Take the 2-minute tour ×
Stack Overflow is a question and answer site for professional and enthusiast programmers. It's 100% free, no registration required.

Pure functional programming languages do not allow mutable data, but some computations are more naturally/intuitively expressed in an imperative way -- or an imperative version of an algorithm may be more efficient. I am aware that most functional languages are not pure, and let you assign/reassign variables and do imperative things but generally discourage it.

My question is, why not allow local state to be manipulated in local variables, but require that functions can only access their own locals and global constants (or just constants defined in an outer scope)? That way, all functions maintain referential transparency (they always give the same return value given the same arguments), but within a function, a computation can be expressed in imperative terms (like, say, a while loop).

IO and such could still be accomplished in the normal functional ways - through monads or passing around a "world" or "universe" token.

share|improve this question
Consider looking at existing languages including SML and Clojure. –  user166390 Aug 16 '11 at 6:10
The "local state" you're talking about reminds me of Haskell's ST monad. Also of note are uniqueness types of Clean or linear types of ATS, which also allow you to have mutability and safe reclamation of memory and other resources at the cost of imposing a rigid structure upon a program. Clean's uniqueness typing preserves referential transparency. –  Artyom Shalkhakov Aug 16 '11 at 6:42
+1 good question. As you say, most functional languages are impure. I contest your assertion that impurities are discouraged (e.g. hash tables are very common in both OCaml and F#) but APIs tend to be purely functional. The problem with restricting mutation to locals is that it is exactly the opposite of what you want. Mutable locals are actually of limited use but mutable heap-allocated collections are extremely useful, primarily because they are so much faster than their purely functional equivalents. That's why HLVM prohibits mutable locals but allows mutable arrays. –  Jon Harrop Jul 4 '12 at 18:58

2 Answers 2

up vote 4 down vote accepted

The short answer is: there are systems to allow what you want. For example, you can do it using the ST monad in Haskell (as referenced in the comments).

The ST monad approach is from Haskell's Control.Monad.ST. Code written in the ST monad can use references (STRef) where convenient. The nice part is that you can even use the results of the ST monad in pure code, as it is essentially self-contained (this is basically what you were wanting in the question).

The proof of this self-contained property is done through the type-system. The ST monad carries a state-thread parameter, usually denoted with a type-variable s. When you have such a computation you'll have monadic result, with a type like:

foo :: ST s Int

To actually turn this into a pure result, you have to use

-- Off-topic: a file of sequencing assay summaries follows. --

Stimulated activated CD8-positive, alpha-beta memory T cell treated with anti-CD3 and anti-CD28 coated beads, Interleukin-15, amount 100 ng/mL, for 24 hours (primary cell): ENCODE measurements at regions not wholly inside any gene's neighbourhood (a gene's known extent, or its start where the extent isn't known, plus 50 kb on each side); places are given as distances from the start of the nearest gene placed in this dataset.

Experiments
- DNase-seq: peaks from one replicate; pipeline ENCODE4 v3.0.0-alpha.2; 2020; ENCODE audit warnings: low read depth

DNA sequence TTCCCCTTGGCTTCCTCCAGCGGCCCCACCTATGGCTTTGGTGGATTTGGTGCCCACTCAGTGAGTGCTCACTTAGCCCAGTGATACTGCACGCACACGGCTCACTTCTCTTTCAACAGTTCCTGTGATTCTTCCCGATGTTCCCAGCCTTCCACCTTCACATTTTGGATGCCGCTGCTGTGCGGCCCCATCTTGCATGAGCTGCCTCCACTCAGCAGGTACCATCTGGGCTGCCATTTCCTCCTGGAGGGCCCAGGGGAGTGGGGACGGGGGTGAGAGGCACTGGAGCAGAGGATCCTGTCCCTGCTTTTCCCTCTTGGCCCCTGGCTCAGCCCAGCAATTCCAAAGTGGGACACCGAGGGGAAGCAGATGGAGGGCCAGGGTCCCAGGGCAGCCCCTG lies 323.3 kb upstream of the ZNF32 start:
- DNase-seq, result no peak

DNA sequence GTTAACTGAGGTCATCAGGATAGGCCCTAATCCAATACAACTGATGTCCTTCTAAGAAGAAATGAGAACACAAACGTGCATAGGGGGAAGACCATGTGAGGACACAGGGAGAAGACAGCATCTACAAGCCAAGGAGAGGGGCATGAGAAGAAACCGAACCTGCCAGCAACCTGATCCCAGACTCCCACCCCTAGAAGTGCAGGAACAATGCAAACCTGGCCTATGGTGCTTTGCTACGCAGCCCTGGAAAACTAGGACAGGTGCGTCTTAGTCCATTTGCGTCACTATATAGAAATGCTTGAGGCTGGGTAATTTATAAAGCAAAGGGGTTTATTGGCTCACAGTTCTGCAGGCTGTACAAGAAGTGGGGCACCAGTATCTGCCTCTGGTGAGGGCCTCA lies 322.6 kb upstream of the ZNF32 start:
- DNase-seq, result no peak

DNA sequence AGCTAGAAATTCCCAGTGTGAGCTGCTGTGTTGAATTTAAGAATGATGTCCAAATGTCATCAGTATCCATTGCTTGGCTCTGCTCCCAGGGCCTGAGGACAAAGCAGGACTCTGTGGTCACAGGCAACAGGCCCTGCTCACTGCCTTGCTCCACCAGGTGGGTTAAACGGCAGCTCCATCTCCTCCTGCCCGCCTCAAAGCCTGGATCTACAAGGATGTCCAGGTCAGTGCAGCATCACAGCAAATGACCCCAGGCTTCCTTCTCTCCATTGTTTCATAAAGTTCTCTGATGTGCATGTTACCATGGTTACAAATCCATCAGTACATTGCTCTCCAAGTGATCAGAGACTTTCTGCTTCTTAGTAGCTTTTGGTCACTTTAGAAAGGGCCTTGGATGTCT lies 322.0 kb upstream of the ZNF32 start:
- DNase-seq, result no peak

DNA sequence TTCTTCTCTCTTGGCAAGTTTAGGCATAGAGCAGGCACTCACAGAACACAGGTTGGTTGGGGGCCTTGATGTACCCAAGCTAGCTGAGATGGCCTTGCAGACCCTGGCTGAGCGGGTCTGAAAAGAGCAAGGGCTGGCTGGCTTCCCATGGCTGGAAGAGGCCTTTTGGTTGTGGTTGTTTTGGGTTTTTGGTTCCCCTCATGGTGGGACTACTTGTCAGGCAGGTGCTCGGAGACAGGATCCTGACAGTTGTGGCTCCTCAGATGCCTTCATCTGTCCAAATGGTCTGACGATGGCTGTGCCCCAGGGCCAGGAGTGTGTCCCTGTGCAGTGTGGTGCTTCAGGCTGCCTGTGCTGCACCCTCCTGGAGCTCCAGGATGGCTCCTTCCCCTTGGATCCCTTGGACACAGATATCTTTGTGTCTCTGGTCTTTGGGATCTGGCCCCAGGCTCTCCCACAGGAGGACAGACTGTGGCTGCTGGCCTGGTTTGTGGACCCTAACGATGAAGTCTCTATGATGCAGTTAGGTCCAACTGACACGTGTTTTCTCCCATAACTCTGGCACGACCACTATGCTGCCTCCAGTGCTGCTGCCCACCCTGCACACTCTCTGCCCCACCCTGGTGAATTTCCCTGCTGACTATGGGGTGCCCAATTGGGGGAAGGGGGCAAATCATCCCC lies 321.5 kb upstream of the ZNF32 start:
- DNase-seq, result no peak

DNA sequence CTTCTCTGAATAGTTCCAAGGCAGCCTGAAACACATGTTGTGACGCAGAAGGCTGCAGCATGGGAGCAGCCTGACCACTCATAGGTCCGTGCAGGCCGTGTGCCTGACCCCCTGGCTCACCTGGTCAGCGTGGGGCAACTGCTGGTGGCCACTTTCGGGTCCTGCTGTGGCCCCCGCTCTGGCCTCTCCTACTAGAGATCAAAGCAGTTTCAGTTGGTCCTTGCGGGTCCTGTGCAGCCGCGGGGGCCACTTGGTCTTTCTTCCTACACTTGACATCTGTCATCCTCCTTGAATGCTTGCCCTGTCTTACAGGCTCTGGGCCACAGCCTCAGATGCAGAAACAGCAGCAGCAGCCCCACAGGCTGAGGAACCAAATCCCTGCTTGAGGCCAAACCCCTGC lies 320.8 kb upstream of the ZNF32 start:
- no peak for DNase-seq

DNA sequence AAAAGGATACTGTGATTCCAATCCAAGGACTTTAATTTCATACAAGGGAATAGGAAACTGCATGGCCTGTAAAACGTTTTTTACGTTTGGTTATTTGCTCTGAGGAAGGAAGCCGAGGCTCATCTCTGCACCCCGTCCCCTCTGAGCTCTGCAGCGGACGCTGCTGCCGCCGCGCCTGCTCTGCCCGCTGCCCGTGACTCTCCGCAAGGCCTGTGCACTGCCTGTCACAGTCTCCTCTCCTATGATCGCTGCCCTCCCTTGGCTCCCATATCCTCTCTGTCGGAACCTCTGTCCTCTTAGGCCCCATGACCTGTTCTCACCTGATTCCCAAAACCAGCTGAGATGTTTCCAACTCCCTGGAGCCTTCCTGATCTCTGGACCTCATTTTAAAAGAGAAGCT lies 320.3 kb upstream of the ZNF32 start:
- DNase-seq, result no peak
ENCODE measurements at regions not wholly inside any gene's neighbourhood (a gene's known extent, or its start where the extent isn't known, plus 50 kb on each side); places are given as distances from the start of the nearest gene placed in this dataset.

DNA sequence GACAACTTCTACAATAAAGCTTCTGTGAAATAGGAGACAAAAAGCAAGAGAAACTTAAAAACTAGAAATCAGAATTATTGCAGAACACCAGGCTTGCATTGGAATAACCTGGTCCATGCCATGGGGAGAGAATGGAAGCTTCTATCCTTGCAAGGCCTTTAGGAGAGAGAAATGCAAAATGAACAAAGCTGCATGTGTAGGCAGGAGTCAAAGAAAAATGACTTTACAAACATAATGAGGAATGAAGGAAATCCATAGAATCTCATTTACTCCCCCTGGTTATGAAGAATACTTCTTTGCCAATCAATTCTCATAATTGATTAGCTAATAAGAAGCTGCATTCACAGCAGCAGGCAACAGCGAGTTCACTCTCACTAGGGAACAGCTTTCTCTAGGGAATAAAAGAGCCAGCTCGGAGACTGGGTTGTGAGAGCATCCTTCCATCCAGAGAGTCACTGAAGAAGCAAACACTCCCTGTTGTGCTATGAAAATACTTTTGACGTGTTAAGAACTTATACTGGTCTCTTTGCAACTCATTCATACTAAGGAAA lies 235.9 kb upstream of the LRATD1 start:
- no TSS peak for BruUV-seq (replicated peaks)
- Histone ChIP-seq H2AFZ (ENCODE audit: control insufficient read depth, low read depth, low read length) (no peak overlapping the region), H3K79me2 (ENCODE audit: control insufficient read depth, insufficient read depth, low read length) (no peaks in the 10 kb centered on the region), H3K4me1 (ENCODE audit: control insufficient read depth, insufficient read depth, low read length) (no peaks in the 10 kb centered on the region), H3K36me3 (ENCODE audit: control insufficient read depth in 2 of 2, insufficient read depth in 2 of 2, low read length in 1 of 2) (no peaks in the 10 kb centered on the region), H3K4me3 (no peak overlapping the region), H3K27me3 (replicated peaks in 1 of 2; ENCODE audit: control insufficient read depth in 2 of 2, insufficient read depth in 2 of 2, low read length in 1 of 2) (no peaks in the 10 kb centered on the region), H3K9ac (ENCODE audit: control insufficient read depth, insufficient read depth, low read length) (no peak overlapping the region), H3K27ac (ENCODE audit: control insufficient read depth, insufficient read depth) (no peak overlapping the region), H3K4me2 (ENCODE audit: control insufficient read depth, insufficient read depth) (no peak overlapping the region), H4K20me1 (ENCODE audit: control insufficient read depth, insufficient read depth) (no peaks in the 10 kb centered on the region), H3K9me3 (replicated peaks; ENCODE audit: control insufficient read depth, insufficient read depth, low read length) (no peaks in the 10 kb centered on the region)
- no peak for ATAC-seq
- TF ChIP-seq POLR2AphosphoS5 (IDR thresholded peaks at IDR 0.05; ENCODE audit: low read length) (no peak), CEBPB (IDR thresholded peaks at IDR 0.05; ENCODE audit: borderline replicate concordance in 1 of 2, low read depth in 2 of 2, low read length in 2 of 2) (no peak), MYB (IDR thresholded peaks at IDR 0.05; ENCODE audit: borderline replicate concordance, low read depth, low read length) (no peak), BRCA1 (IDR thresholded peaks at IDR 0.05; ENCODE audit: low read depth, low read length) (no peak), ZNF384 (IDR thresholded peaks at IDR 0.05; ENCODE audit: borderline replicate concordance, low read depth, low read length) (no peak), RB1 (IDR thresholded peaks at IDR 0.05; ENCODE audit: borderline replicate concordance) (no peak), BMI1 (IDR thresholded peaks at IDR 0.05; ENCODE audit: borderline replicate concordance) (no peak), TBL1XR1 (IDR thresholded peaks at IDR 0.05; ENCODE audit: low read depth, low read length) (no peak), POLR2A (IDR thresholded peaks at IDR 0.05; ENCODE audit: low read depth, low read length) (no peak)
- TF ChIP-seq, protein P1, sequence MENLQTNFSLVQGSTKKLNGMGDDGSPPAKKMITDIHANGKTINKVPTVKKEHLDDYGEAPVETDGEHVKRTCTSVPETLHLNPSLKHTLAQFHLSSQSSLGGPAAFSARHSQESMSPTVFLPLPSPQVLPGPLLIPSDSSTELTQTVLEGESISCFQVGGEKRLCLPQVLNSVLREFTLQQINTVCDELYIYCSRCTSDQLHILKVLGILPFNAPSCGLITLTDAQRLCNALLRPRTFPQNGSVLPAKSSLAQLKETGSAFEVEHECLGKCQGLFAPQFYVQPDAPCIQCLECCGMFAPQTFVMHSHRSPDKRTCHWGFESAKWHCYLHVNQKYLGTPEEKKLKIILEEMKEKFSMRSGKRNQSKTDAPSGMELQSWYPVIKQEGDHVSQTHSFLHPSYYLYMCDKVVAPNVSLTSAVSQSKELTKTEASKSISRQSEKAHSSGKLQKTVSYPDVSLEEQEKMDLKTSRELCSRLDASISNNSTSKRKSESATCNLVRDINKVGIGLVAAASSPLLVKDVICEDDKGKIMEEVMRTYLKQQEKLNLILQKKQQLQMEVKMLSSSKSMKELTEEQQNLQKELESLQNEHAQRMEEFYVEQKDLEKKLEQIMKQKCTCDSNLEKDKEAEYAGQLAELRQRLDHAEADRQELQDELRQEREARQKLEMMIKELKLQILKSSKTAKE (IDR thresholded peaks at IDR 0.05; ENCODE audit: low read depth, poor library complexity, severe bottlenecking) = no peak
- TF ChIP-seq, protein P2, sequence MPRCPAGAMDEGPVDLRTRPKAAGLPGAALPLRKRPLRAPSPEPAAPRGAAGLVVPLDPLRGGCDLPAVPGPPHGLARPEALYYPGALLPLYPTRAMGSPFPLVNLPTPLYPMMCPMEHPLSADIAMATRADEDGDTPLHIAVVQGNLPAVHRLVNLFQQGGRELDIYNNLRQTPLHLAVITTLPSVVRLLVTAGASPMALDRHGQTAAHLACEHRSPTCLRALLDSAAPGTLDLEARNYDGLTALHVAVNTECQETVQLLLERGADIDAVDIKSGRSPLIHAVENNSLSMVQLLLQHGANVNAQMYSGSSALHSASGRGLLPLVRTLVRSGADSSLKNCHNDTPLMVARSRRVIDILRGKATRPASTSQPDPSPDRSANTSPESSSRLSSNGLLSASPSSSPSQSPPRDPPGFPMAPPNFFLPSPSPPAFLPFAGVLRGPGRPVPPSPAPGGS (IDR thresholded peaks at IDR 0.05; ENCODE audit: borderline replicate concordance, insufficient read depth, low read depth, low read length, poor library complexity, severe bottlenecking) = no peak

runST :: (forall s . ST s a) -> a

You can read this type like: give me a computation where the s type parameter doesn't matter, and I can give you back the result of the computation, without the ST baggage. This basically keeps the mutable ST variables from escaping, as they would carry the s with them, which would be caught by the type system.

This can be used to good effect on pure structures that are implemented with underlying mutable structures (like the vector package). One can cast off the immutability for a limited time to do something that mutates the underlying array in place. For example, one could combine the immutable Vector with an impure algorithms package to keep the most of the performance characteristics of the in place sorting algorithms and still get purity.

In this case it would look something like:

pureSort :: Ord a => Vector a -> Vector a
pureSort vector = runST $ do
  mutableVector <- thaw vector
  sort mutableVector
  freeze mutableVector

The thaw and freeze functions are linear-time copying, but this won't disrupt the overall O(n lg n) running time. You can even use unsafeFreeze to avoid another linear traversal, as the mutable vector isn't used again.

share|improve this answer

My question is, why not allow local state to be manipulated in local variables, but require that functions can only access their own locals and global constants (or just constants defined in an outer scope)?

Good question. I think the answer is that mutable locals are of limited practical value but mutable heap-allocated data structures (primarily arrays) are enormously valuable and form the backbone of many important collections including efficient stacks, queues, sets and dictionaries. So restricting mutation to locals only would not give an otherwise purely functional language any of the important benefits of mutation.

On a related note, communicating sequential processes exchanging purely functional data structures offer many of the benefits of both worlds because the sequential processes can use mutation internally, e.g. mutable message queues are ~10x faster than any purely functional queues. For example, this is idiomatic in F# where the code in a MailboxProcessor uses mutable data structures but the messages communicated between them are immutable.

Sorting is a good case study in this context. Sedgewick's quicksort in C is short and simple and hundreds of times faster than the fastest purely functional sort in any language. The reason is that quicksort mutates the array in-place. Mutable locals would not help. Same story for most graph algorithms.

share|improve this answer

Your Answer


By posting your answer, you agree to the privacy policy and terms of service.

Not the answer you're looking for? Browse other questions tagged or ask your own question.